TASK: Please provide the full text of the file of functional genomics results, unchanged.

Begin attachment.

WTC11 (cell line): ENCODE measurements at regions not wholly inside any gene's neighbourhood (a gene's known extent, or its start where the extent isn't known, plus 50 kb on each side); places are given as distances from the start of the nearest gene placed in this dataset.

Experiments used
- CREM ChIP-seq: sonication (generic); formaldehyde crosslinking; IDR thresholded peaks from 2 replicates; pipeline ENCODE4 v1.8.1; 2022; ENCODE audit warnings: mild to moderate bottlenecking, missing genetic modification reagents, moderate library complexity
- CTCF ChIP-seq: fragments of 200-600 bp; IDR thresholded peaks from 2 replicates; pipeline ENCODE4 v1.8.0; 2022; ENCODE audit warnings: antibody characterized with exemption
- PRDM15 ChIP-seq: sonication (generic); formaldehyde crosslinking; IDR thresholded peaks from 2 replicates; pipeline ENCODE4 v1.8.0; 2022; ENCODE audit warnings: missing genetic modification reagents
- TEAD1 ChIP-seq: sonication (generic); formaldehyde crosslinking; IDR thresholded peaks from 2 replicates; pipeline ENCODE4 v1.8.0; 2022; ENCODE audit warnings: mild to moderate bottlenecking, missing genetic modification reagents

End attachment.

WTC11 (cell line): ENCODE measurements at regions not wholly inside any gene's neighbourhood (a gene's known extent, or its start where the extent isn't known, plus 50 kb on each side); places are given as distances from the start of the nearest gene placed in this dataset.

Experiments used
- CREM ChIP-seq: sonication (generic); formaldehyde crosslinking; IDR thresholded peaks from 2 replicates; pipeline ENCODE4 v1.8.1; 2022; ENCODE audit warnings: mild to moderate bottlenecking, missing genetic modification reagents, moderate library complexity
- CTCF ChIP-seq: fragments of 200-600 bp; IDR thresholded peaks from 2 replicates; pipeline ENCODE4 v1.8.0; 2022; ENCODE audit warnings: antibody characterized with exemption
- PRDM15 ChIP-seq: sonication (generic); formaldehyde crosslinking; IDR thresholded peaks from 2 replicates; pipeline ENCODE4 v1.8.0; 2022; ENCODE audit warnings: missing genetic modification reagents
- TEAD1 ChIP-seq: sonication (generic); formaldehyde crosslinking; IDR thresholded peaks from 2 replicates; pipeline ENCODE4 v1.8.0; 2022; ENCODE audit warnings: mild to moderate bottlenecking, missing genetic modification reagents